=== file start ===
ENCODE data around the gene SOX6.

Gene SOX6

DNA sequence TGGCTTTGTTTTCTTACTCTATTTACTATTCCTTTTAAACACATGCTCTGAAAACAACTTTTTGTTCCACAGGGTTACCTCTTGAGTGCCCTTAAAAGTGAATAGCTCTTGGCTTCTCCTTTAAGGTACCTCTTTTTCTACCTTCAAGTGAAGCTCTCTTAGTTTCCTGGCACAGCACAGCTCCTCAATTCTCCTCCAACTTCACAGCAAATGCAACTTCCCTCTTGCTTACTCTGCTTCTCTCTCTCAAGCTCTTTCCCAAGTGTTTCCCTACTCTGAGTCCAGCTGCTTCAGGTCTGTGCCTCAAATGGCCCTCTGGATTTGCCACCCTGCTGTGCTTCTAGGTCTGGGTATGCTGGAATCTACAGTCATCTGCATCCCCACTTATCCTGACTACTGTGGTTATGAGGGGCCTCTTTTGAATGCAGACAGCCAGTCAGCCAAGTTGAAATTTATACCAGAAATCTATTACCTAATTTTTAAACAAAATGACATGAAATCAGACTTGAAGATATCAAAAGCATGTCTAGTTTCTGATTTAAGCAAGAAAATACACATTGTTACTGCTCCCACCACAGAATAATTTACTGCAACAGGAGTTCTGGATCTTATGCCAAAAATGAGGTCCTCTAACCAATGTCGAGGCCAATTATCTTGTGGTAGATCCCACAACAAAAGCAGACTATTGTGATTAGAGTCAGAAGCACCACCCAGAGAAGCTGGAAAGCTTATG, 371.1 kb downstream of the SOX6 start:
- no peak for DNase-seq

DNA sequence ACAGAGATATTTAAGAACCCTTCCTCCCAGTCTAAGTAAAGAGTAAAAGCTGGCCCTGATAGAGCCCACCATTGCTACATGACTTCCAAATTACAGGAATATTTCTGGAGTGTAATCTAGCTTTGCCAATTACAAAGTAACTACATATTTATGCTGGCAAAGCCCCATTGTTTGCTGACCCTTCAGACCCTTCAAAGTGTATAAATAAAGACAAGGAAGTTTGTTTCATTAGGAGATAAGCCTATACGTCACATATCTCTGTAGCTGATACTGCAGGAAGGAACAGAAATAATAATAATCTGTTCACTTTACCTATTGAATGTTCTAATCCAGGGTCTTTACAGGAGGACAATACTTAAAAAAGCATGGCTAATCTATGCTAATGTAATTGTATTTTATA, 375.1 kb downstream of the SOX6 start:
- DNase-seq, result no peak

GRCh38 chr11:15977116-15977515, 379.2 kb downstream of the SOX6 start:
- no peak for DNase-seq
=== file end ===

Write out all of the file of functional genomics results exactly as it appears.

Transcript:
ENCODE data around the gene SOX6.

Gene SOX6

DNA sequence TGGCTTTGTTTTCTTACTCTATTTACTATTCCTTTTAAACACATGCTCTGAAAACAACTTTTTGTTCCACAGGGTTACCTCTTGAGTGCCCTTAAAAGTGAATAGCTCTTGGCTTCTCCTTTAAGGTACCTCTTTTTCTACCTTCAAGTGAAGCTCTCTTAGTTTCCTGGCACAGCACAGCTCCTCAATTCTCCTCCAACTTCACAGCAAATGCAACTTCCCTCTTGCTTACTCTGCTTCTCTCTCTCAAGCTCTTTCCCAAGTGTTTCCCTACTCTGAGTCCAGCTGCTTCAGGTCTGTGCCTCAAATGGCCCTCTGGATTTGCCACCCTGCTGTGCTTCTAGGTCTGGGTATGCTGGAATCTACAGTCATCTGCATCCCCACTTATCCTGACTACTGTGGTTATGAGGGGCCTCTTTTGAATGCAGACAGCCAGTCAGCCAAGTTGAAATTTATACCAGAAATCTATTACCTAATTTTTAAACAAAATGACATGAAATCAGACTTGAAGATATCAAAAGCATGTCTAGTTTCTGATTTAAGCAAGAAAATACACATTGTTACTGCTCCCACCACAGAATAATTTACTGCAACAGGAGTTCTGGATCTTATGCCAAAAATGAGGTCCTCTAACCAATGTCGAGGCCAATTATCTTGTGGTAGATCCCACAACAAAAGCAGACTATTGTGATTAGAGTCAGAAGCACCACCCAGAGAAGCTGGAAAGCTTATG, 371.1 kb downstream of the SOX6 start:
- no peak for DNase-seq

DNA sequence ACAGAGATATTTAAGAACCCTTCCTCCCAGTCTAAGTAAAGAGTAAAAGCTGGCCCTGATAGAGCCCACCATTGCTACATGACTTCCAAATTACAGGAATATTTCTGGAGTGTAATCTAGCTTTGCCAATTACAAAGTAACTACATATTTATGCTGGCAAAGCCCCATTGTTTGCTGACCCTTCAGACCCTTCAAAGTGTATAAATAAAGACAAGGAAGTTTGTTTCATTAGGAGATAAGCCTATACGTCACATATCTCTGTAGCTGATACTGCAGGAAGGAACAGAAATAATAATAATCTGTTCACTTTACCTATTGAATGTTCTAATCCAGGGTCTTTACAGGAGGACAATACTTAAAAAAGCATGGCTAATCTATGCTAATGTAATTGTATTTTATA, 375.1 kb downstream of the SOX6 start:
- DNase-seq, result no peak

GRCh38 chr11:15977116-15977515, 379.2 kb downstream of the SOX6 start:
- no peak for DNase-seq